Here are some of the shows you can see in our local theaters this month:
“The Chinese Lady” is a dark, poetic, yet whimsical portrait of America through the eyes of a young Chinese woman. Afong Moy (Shu) is 14 years old when she’s brought to the United States from Canton in 1834. Allegedly the first Chinese woman to set foot on U.S. soil, she has been bought and put on display for the American public as “The Chinese Lady.” For the next half a century, she performs for curious museum-goers, showing them how she eats, what she wears, and the highlight of the event: how she walks with bound feet. As the decades wear on, her celebrated sideshow comes to define and challenge her very sense of identity. The story blurs the line between the observed and the observer, and gives us new eyes on the history of American entitlement and immigration. Written by Lloyd Suh, and directed by Rebecca Wear, it runs September 5 through September 29 at the Greenway Court Theatre in Los Angeles. For tickets call 323-673-0544 or visit www.GreenwayCourtTheatre.org.
“Self-Injurious Behavior” is based on playwright and star, Jessica Cavanagh’s own story of loss, love and survival in dealing with her son’s autism diagnosis. When severely autistic, eleven-year-old Benjamin becomes a danger to himself, his divorced mother, Summer, makes the excruciating decision to admit him to a home for special needs kids. Seeking comfort, she visits her sisters in Portland who desperately and hilariously attempt to distract her with a weekend of escapism at the local renaissance faire. Plagued by haunting dreams of her son and memories of her marriage, she is forced to face the need to let go. Resonating across audience demographics thanks to the play’s bittersweet and unique blend of honesty and humor, in telling her story, Jessica Cavanagh has captured a voice that speaks to the power within us all to not only cope with our own “unimaginables” but to continue to live, making this a story not only about autism and motherhood, but about the resilience of the human spirit. Written by Jessica Cavanagh, and directed by Marianne Galloway, it runs September 6 through September 28 at Theatre 68 in North Hollywood. For tickets visit www.sibonstage.com.
“Supportive White Parents” When an Asian girl tells her parents that she doesn’t want to be a doctor anymore, she wishes on a shooting star for supportive white parents. Written by Joy Regullano, with music by The Sam & Tony Show, lyrics by Joy Regullano, and directed by Frank Caeti, it runs September 6 through December 13 at the Second City Hollywood Studio Theatre in Hollywood. For tickets call 323-464-8542 or visit www.secondcity.com/shows/hollywood.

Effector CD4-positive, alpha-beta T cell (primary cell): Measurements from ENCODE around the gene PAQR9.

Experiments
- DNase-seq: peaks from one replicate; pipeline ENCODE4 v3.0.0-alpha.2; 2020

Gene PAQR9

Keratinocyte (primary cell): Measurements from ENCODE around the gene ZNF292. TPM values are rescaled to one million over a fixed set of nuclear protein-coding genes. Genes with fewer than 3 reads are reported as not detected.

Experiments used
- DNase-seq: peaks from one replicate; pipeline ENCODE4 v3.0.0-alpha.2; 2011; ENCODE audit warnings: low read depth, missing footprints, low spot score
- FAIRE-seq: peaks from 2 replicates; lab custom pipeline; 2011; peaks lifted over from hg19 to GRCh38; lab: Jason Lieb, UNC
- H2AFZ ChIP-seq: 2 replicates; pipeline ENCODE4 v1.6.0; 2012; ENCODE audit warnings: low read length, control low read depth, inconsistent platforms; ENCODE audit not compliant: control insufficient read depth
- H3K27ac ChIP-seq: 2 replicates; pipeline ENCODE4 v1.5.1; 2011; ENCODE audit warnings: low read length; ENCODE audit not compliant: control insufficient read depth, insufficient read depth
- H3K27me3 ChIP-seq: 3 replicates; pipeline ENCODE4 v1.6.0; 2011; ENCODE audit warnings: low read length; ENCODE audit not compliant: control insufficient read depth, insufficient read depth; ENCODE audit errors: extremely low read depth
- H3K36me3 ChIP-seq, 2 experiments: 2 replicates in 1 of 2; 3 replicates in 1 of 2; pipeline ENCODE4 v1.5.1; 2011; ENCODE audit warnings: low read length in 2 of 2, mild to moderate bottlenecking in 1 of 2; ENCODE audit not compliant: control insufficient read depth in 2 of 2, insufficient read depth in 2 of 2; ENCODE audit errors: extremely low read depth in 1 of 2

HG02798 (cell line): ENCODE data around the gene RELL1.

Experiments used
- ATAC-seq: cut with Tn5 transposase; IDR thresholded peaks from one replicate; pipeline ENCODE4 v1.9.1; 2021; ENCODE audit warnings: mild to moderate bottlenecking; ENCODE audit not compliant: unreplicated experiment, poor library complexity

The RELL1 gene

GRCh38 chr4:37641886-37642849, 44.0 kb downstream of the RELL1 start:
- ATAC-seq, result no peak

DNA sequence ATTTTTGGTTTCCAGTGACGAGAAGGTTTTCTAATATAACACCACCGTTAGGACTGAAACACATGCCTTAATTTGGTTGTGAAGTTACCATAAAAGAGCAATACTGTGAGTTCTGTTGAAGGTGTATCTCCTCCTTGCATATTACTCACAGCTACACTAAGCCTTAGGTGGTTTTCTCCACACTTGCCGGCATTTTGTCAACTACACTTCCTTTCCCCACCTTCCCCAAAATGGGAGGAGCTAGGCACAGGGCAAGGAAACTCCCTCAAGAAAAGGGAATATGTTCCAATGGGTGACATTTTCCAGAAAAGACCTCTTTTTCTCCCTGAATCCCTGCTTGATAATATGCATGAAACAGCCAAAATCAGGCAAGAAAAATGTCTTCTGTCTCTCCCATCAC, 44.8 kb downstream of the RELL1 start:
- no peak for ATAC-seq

“To Dad with Love – A Tribute to Buddy Ebsen” is a multimedia jazz/cabaret homage, co-designed by Kiki and her brother, Dustin Ebsen, honoring their dad. Buddy Ebsen is best known to the American public for his iconic starring television roles as the sidekick, George Russell in Davy Crockett, as Jed Clampett in The Beverly Hillbillies and for his title role in Barnaby Jones. Buddy Ebsen is equally remembered for film roles, including appearing as Doc Golightly in Breakfast at Tiffany’s, Paul Roberts in Captain January, Ted Burke in Broadway Melody of 1936 and in his immortal role as the original Tin Man in The Wizard of Oz, now celebrating its 80th Anniversary, while at the same time marking the 50th Anniversary of the passing of the late actress, Judy Garland, who played the role of Dorothy Gale in the historic film. Kiki Ebsen, a seasoned singer, songwriter, musician and artist, has appeared in her own solo shows performing Jazz, Pop, Classical and Rock music. She has also appeared as a Vocalist and Keyboard Player supporting GRAMMY Award-winning and Platinum-selling artists, Al Jarreau, Tracy Chapman, Michael McDonald, Boz Scaggs and Christopher Cross. As a solo artist, Kiki Ebsen has released seven CDs of her compositions plus covers of her favorite songs. Her 6th CD, “Scarecrow Sessions,” stemmed from Kiki’s intention to honor the music of her father’s career in time for Father’s Day 2014. Finding his old music scores and songbooks, was the impetus for the record, which includes a beautiful souvenir color lyrics booklet. Written by Kiki Ebsen, and directed by Steve Feinberg, it runs September 6 through September 22 at Theatre West in Studio City. For tickets call 323-851-7977 or visit www.buddyebsentribute.com.
“Handjob” When a gay writer hires a man to work as a “shirtless cleaner,” homophobia, racism and issues of consent bubble to the surface. The story explores the deepest sensitivities in our culture — with unexpected and hilarious consequences. Recommended for mature audiences only due to graphic adult content, including male nudity. Written by Erik Patterson, and directed by Chris Fields, it runs September 7 through October 21 at the Atwater Village Theatre Echo Theater Company in Atwater Village. For tickets call 310-307-3753 or visit www.EchoTheaterCompany.com.
“Skintight” Features Tony Award winner Idina Menzel. Hanging on by a thread after her ex-husband gets engaged to a much younger woman, Jodi (Idina Menzel) retreats to her dad’s swanky Manhattan townhouse. But rather than the comforts of home, she instead finds her aging father’s new live-in boyfriend, Trey—who is 20. This new comedy brings neurotic family drama to the forefront as father and daughter contend with the age-old questions of how to age gracefully in a world obsessed with youth and where love fits into it all. Written by Joshua Harmon, and directed by Daniel Aukin, it runs September 12 through October 6 at the Gil Cates Theater at Geffen Playhouse in Los Angeles. For tickets call 310-208-5454 or visit www.geffenplayhouse.org.